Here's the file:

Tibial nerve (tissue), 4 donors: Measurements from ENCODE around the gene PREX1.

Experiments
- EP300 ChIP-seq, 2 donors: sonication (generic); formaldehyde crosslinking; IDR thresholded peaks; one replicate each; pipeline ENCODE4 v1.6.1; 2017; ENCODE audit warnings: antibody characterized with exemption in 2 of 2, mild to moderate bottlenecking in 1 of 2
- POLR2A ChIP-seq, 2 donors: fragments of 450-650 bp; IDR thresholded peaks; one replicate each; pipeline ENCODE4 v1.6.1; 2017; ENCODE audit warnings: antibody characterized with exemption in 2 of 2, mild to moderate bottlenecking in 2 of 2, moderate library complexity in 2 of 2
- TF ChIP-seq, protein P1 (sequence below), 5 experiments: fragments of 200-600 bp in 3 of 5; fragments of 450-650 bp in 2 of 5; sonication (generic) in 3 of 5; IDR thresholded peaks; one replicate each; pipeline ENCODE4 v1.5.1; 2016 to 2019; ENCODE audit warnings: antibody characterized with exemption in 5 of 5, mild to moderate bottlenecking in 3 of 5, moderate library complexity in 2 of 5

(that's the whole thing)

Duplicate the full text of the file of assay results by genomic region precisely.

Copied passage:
Tibial nerve (tissue), 4 donors: Measurements from ENCODE around the gene PREX1.

Experiments
- EP300 ChIP-seq, 2 donors: sonication (generic); formaldehyde crosslinking; IDR thresholded peaks; one replicate each; pipeline ENCODE4 v1.6.1; 2017; ENCODE audit warnings: antibody characterized with exemption in 2 of 2, mild to moderate bottlenecking in 1 of 2
- POLR2A ChIP-seq, 2 donors: fragments of 450-650 bp; IDR thresholded peaks; one replicate each; pipeline ENCODE4 v1.6.1; 2017; ENCODE audit warnings: antibody characterized with exemption in 2 of 2, mild to moderate bottlenecking in 2 of 2, moderate library complexity in 2 of 2
- TF ChIP-seq, protein P1 (sequence below), 5 experiments: fragments of 200-600 bp in 3 of 5; fragments of 450-650 bp in 2 of 5; sonication (generic) in 3 of 5; IDR thresholded peaks; one replicate each; pipeline ENCODE4 v1.5.1; 2016 to 2019; ENCODE audit warnings: antibody characterized with exemption in 5 of 5, mild to moderate bottlenecking in 3 of 5, moderate library complexity in 2 of 5